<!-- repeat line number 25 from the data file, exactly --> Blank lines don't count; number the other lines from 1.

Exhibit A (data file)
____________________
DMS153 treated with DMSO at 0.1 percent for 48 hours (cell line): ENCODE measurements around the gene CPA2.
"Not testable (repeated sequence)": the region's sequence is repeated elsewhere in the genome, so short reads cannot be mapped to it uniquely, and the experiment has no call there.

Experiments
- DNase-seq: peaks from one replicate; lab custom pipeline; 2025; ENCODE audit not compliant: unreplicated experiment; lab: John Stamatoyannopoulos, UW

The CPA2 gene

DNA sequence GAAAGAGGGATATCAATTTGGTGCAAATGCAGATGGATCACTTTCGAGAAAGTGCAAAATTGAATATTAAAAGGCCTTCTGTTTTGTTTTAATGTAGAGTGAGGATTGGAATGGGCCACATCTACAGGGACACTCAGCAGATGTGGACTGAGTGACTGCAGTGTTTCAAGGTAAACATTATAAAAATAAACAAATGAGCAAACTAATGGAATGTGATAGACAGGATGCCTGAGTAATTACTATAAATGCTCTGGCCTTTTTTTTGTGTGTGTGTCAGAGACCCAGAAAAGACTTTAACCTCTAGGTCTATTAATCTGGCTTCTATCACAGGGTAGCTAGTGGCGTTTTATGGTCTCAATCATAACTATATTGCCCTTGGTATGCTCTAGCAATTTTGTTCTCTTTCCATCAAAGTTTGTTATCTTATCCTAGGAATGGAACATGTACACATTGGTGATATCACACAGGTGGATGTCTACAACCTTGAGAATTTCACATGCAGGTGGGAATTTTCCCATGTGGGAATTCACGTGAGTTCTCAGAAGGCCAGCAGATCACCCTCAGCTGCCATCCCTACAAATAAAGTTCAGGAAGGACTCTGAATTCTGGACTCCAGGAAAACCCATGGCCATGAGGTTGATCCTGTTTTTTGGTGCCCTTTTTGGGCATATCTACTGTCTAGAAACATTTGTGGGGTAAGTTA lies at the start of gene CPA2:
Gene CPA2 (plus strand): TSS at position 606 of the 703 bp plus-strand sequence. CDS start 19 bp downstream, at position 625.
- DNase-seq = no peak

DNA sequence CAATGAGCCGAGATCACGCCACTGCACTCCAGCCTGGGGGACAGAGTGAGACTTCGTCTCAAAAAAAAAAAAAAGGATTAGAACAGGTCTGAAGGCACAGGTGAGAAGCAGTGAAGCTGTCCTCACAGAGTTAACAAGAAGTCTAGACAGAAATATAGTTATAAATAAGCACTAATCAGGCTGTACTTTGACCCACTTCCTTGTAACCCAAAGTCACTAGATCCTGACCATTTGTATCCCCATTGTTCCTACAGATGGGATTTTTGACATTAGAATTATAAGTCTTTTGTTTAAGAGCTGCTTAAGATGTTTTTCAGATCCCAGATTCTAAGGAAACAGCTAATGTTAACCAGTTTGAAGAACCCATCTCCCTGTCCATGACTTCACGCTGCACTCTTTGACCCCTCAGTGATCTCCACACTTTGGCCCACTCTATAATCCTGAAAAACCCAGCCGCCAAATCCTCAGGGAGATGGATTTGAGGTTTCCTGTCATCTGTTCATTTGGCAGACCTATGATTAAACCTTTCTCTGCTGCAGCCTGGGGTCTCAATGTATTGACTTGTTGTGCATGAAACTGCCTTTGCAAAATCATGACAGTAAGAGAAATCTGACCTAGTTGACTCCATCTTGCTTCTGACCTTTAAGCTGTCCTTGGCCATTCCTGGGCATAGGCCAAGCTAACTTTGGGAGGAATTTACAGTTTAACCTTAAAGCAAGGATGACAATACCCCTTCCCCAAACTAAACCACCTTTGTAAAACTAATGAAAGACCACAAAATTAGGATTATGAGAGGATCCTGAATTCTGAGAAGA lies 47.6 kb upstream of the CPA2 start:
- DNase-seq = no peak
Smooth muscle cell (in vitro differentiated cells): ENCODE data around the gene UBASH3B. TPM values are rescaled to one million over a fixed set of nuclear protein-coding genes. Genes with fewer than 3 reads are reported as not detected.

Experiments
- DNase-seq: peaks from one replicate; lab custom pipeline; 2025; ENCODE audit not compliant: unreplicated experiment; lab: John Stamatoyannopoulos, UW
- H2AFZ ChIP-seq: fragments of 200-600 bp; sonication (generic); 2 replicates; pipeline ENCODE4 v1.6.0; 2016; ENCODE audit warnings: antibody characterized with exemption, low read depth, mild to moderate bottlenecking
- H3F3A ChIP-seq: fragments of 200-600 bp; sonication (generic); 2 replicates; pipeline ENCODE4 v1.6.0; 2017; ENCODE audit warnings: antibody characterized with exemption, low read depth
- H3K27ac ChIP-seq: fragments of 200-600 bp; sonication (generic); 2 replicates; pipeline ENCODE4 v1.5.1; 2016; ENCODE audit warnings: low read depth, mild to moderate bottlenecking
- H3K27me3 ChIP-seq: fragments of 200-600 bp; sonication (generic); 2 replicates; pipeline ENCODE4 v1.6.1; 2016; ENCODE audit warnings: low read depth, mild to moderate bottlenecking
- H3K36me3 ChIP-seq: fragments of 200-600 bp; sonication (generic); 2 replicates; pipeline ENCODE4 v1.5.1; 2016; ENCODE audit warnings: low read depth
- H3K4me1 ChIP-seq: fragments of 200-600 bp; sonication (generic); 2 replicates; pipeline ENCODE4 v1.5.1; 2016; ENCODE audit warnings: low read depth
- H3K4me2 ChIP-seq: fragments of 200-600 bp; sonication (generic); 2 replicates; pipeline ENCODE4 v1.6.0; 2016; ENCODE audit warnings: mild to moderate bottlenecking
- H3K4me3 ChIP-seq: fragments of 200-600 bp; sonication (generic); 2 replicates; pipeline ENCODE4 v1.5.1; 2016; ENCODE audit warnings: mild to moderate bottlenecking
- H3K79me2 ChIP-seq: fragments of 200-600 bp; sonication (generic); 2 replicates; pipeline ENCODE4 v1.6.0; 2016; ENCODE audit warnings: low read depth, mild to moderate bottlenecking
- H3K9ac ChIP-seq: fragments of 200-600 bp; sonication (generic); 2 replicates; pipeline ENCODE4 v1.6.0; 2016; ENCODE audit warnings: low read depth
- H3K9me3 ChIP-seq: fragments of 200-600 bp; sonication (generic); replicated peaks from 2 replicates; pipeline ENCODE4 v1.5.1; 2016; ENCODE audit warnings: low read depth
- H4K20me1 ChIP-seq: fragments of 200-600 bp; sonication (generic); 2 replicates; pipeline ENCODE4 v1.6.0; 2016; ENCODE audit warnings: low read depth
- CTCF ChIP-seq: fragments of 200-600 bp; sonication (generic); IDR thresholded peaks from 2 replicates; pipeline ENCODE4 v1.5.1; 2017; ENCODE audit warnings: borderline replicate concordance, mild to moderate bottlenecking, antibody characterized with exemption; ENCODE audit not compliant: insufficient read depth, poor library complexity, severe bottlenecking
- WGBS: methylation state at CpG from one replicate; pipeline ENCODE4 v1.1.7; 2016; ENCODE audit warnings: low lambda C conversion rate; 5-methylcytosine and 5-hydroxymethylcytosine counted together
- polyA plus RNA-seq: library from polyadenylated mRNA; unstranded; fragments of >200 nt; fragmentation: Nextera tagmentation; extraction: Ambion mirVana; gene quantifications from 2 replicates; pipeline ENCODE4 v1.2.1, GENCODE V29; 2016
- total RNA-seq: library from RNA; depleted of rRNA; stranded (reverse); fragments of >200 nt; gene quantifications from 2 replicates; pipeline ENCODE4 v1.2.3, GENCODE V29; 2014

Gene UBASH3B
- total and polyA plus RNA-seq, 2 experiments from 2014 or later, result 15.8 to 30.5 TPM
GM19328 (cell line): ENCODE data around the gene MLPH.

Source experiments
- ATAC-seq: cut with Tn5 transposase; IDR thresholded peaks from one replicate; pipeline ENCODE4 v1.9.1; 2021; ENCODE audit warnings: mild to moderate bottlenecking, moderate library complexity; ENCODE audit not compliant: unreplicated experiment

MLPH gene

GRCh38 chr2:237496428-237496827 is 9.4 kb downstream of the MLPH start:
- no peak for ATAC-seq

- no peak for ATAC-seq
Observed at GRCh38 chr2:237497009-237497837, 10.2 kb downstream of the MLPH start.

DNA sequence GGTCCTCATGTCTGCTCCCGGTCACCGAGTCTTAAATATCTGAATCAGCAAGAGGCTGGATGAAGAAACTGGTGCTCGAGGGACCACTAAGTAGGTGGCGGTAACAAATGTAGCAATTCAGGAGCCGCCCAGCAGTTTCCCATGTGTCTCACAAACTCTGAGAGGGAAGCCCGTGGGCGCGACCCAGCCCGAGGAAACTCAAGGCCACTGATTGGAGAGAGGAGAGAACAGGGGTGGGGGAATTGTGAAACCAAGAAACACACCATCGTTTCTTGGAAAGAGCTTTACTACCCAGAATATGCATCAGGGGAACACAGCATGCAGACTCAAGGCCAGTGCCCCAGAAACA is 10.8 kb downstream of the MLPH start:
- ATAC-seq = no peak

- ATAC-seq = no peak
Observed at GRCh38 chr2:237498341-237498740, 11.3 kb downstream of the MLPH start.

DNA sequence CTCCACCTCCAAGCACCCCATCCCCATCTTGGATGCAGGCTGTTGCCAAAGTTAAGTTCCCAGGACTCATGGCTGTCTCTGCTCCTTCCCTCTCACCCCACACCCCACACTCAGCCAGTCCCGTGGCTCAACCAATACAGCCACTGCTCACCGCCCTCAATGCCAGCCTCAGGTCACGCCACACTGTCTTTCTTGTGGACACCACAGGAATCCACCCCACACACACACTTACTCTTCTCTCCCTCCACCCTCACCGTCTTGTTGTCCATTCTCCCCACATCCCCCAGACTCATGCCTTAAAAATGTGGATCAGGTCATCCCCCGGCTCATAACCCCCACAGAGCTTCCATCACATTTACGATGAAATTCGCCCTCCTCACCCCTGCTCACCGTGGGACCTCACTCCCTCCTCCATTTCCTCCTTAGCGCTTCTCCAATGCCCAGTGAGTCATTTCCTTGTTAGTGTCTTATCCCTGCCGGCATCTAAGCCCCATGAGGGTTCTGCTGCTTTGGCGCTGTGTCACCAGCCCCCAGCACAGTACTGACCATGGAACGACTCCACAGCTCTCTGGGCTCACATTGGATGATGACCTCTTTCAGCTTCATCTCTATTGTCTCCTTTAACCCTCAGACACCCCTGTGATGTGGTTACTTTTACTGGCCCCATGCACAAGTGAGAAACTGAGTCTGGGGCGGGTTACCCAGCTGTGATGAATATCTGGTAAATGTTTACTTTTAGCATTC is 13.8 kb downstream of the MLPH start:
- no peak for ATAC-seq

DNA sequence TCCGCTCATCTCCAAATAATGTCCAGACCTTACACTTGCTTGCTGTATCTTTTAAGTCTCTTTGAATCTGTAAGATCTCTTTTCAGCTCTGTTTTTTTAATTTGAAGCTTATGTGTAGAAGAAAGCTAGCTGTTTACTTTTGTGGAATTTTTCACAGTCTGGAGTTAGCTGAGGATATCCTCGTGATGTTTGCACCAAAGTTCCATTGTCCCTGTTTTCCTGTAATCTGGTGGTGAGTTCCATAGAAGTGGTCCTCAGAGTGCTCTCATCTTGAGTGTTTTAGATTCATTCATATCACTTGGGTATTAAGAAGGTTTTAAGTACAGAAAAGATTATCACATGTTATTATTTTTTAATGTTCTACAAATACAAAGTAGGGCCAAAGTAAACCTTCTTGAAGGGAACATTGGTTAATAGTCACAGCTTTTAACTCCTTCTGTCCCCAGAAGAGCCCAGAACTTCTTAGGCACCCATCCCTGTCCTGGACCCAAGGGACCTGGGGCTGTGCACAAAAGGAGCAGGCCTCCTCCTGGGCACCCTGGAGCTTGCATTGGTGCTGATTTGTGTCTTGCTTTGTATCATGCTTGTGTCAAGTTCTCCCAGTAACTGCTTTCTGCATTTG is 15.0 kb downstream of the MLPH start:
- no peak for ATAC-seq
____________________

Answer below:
- H4K20me1 ChIP-seq: fragments of 200-600 bp; sonication (generic); 2 replicates; pipeline ENCODE4 v1.6.0; 2016; ENCODE audit warnings: low read depth